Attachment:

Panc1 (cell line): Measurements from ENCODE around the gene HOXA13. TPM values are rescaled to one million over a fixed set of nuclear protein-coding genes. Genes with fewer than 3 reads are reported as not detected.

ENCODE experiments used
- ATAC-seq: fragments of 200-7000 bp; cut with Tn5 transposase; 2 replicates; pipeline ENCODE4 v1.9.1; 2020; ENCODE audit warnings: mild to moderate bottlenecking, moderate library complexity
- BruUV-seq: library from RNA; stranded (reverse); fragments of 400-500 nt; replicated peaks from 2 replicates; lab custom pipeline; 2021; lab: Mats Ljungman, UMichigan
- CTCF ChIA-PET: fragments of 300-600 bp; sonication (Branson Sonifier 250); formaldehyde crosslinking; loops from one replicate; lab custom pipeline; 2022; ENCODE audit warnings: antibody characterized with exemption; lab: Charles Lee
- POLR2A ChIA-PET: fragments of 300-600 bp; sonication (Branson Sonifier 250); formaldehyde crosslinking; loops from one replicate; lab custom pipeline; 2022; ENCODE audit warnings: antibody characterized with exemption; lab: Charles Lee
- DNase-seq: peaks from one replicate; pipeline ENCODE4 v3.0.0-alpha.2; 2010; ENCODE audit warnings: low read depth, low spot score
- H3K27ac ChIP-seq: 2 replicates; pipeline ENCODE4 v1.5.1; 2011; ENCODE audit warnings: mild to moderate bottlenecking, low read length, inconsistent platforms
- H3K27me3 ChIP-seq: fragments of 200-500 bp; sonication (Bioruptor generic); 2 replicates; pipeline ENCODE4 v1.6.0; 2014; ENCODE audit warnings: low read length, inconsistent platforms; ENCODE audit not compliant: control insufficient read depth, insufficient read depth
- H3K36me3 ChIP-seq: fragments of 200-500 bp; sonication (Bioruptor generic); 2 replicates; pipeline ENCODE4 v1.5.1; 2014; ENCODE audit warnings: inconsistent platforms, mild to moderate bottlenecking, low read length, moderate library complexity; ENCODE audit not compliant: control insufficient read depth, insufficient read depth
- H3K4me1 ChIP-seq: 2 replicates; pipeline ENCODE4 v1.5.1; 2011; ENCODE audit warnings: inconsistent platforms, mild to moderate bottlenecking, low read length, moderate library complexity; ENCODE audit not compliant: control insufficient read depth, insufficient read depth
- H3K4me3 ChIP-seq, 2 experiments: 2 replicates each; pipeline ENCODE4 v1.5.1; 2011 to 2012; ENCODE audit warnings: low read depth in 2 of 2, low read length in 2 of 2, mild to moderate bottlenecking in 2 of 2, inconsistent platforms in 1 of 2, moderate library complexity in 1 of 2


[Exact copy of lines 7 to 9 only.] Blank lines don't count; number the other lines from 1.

- DNase-seq: peaks from one replicate; pipeline ENCODE4 v3.0.0-alpha.2; 2010; ENCODE audit warnings: low read depth, low spot score
- H3K27ac ChIP-seq: 2 replicates; pipeline ENCODE4 v1.5.1; 2011; ENCODE audit warnings: mild to moderate bottlenecking, low read length, inconsistent platforms
- H3K27me3 ChIP-seq: fragments of 200-500 bp; sonication (Bioruptor generic); 2 replicates; pipeline ENCODE4 v1.6.0; 2014; ENCODE audit warnings: low read length, inconsistent platforms; ENCODE audit not compliant: control insufficient read depth, insufficient read depth